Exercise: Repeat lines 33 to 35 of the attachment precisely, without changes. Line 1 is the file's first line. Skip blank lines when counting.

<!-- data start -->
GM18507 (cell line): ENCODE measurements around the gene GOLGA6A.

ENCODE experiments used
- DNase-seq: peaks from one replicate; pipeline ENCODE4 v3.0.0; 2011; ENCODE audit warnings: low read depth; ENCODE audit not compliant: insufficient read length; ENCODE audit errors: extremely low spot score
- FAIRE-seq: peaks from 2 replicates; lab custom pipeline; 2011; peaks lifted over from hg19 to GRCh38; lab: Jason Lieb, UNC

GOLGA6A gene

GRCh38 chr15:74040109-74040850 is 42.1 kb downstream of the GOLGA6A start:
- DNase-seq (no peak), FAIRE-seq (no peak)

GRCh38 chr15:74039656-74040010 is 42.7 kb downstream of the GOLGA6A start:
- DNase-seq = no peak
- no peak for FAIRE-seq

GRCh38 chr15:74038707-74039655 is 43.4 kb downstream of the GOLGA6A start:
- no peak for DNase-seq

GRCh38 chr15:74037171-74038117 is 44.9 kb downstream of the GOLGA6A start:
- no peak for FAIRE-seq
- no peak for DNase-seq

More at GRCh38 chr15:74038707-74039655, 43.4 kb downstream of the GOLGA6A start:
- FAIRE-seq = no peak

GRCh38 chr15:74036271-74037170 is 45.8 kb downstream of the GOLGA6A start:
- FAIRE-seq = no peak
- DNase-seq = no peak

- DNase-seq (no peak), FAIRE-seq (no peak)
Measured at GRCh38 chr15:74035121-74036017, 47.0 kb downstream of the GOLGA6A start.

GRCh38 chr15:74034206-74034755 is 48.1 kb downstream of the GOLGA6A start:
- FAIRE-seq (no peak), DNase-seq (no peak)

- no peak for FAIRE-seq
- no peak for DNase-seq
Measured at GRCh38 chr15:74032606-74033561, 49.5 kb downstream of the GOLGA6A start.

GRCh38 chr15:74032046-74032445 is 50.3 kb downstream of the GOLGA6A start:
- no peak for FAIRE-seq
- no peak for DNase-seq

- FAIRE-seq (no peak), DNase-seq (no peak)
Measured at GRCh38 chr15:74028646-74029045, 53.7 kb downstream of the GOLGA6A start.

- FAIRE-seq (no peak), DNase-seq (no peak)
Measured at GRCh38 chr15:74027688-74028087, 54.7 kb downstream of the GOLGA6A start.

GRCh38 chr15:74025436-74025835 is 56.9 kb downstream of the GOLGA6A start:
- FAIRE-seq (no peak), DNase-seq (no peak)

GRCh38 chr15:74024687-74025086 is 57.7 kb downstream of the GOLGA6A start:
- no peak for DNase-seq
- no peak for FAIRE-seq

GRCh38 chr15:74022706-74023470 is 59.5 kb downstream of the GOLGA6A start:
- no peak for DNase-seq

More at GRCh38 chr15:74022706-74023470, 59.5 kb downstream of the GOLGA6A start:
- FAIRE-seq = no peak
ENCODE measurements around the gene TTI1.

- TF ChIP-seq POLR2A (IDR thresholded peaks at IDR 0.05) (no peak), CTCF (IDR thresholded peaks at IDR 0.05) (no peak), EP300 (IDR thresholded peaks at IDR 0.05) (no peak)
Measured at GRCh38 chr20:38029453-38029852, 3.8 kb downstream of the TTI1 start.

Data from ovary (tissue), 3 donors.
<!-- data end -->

- FAIRE-seq (no peak), DNase-seq (no peak)
Measured at GRCh38 chr15:74027688-74028087, 54.7 kb downstream of the GOLGA6A start.

GRCh38 chr15:74025436-74025835 is 56.9 kb downstream of the GOLGA6A start: